Opinion Split on Whether EIDC Head Abused Office
By DARRELL SATZMAN
Explaining why his organization wouldn’t be attending a movie location trade show a couple of years back, Cody Cluff sneered at the event as little more than “a glorified junket for film commissioners” designed to take production dollars away from Los Angeles.
Now Cluff, 43, is being accused of more than junkets. As president of the Entertainment Industry Development Corp., Cluff is the target of a probe by the L.A. District Attorney’s Office, which has been examining his use of EIDC money for political contributions along with expensive meals, Lakers tickets and even membership in a Beverly Hills cigar club.
No charges have been filed, but an affidavit prepared for the purpose of obtaining search warrants served on Sept. 5 details a litany of alleged misdeeds and questionable expenditures.
The news was stunning for many in government and entertainment circles because Cluff, who some have referred to as “L.A.’s film czar,” became a well-known face around town widely quoted in the media and well connected with some of Hollywood’s most powerful players. Even now, opinion is split on Cluff some say he was a man out of control while others say he was merely doing his job.
“EIDC was designed to be an independent agency but it became too independent,” said a former colleague of Cluff’s. Another colleague said Cluff became corrupted by absolute power in running the agency in the manner he saw fit. Much of the criticism has been leveled at the lack of oversight the EIDC’s board had over the organization.
But Morrie Goldman, the EIDC’s vice president of governmental affairs, said the expenses charged by Cluff were part of the cost of doing business in Hollywood.
“We are competing against places that are spending millions of dollars to come here and take tax dollars out of L.A.,” Goldman said. “They come here and they wine and dine people. When you compare what others are doing our expenses are moderate.”
Cluff, a native of Idaho, graduated from Cal State Los Angeles in 1984 with a bachelor’s degree in business administration. His first job was with Price Waterhouse’s L.A. office. In the early 1990s, he was director of business retention for the Economic Development Corp. of Los Angeles County, where he served as a liaison with the entertainment industry. His orders were to help make the environment friendlier for studios and lobby the South Coast Air Quality Management District to ease environmental regulations for businesses, a drive that was successful.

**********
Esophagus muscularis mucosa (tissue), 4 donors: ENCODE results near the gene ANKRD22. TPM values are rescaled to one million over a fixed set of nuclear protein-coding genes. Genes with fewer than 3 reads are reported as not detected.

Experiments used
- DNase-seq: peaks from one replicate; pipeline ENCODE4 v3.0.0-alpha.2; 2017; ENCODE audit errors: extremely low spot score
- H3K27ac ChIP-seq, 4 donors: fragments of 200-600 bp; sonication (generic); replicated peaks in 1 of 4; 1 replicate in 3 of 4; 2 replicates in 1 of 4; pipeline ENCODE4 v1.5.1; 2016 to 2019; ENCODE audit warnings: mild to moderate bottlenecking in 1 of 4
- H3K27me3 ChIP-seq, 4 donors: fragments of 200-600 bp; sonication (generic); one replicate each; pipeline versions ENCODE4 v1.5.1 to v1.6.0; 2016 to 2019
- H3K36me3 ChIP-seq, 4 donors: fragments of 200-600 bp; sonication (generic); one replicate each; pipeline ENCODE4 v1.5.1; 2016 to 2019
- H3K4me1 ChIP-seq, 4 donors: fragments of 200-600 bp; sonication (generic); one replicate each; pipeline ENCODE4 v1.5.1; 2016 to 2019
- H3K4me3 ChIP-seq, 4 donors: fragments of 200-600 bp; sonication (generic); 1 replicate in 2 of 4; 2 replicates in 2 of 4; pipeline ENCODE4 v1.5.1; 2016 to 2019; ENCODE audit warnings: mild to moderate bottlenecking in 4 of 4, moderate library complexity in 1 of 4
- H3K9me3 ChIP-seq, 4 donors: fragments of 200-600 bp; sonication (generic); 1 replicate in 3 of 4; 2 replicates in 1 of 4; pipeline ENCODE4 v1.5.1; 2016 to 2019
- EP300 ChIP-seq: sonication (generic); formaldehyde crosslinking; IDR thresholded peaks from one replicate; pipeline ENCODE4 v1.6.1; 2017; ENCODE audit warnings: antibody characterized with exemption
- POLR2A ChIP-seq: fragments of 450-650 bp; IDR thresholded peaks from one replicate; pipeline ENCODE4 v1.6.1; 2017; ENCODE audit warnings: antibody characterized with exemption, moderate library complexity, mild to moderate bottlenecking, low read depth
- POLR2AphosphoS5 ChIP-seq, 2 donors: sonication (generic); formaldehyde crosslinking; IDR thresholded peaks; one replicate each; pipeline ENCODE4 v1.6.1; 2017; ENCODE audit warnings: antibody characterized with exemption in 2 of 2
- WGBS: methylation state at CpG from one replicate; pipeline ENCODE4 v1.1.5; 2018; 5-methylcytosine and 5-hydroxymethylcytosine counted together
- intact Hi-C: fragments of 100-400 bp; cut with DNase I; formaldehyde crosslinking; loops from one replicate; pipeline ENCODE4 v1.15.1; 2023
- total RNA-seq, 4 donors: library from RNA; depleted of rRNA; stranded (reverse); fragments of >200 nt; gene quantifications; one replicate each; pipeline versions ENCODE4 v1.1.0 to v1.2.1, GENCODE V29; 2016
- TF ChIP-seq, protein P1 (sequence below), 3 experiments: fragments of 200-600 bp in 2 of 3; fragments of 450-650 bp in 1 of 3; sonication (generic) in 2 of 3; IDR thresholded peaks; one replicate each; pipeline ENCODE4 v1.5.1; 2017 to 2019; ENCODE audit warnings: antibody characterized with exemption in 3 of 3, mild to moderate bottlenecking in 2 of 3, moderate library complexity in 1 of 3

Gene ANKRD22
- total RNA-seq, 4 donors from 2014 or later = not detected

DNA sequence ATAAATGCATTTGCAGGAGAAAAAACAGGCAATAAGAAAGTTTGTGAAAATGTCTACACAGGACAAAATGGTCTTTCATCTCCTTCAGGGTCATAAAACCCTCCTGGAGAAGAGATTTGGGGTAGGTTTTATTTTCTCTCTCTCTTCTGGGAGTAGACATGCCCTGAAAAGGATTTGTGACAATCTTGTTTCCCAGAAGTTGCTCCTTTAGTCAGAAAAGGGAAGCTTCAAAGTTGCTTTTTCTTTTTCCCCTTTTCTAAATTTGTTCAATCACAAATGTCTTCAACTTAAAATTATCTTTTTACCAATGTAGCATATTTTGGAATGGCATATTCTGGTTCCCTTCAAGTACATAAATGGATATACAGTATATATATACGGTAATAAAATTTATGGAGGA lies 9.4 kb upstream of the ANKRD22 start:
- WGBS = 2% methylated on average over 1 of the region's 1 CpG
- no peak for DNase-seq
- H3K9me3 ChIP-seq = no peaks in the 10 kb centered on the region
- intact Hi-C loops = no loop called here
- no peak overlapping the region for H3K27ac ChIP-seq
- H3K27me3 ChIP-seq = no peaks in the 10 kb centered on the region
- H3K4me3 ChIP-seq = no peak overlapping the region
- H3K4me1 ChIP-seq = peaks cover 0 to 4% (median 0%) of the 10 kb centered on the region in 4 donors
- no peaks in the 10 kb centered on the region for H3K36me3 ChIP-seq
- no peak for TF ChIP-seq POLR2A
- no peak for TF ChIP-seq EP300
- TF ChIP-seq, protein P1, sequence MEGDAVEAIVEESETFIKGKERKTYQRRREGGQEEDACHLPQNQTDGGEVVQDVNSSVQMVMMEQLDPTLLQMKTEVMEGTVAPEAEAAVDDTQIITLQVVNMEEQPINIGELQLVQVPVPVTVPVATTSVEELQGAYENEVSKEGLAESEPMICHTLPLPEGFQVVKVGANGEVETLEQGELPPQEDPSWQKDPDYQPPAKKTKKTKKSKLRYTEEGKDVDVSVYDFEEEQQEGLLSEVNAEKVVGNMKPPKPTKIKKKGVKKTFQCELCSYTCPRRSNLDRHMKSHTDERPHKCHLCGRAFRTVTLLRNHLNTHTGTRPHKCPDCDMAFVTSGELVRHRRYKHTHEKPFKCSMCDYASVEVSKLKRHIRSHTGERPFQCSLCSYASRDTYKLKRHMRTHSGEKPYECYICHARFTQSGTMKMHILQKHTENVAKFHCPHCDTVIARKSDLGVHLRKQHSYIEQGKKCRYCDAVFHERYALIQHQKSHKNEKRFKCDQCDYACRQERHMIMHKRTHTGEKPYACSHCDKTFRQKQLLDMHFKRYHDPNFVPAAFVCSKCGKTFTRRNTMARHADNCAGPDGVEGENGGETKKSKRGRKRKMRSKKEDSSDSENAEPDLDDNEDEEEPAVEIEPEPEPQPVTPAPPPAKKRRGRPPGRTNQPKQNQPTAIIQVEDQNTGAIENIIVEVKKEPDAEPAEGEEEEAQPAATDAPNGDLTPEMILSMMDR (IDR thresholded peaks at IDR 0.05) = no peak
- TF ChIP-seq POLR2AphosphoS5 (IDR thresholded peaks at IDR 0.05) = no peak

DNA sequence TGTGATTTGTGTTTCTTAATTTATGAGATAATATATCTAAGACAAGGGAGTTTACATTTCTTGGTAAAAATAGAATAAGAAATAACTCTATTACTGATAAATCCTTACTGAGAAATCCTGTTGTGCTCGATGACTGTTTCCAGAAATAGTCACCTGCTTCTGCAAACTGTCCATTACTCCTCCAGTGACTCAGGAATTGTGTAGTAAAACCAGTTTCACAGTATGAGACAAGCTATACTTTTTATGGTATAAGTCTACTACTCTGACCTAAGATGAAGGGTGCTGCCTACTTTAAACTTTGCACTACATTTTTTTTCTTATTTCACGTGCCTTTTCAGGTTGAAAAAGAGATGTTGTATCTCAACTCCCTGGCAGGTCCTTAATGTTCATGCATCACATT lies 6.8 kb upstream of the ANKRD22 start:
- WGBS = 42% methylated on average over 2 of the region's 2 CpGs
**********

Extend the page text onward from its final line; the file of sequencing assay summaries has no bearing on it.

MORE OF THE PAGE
He was appointed to the AQMD board by Gov. Pete Wilson in 1996 but had to step down the following year when the state Senate refused to confirm his appointment. At the time, Senate Rules Committee Chairman Bill Lockyer, D-Hayward, called Cluff “disruptive.” He had led a controversial campaign to oust AQMD executive officer James Lents, who had taken a hard line against smog.
Before taking the EIDC post, Cluff was former Mayor Richard Riordan’s assistant deputy mayor of entertainment industry affairs.
Defenders say that Cluff is being unfairly maligned because of a misunderstanding about the EIDC’s structure and its role in promoting filming in Los Angeles.
“The EIDC does a lot of work behind the scenes and Cody has astutely made friends with all the politicians,” said Ilt Jones, a location scout for Revolution Studios who sits on the EIDC board.
Cluff, who is separated and has three children, was unavailable for comment, but his attorney, Thomas Brown of Sheppard, Mullin, Richter & Hampton LLC, said the crux of the dispute involves a misunderstanding about the EIDC’s underlying structure.
“This is a private corporation with bylaws and a board of directors. This isn’t public money,” Brown said. “Under their contract, they can use (their funds) at their discretion.”
Not everyone agrees.
“It may be a private corporation but it has a public responsibility,” said Robin Kramer, a senior fellow with the California Community Foundation, who worked with Cluff when she was chief of staff for Riordan.
For now, Cluff is keeping a low profile, although he remains on the job. “Cody is a very resilient and positive individual. He feels that once the educational process is over about what the EIDC does and why it was formed that he will be vindicated,” Brown said.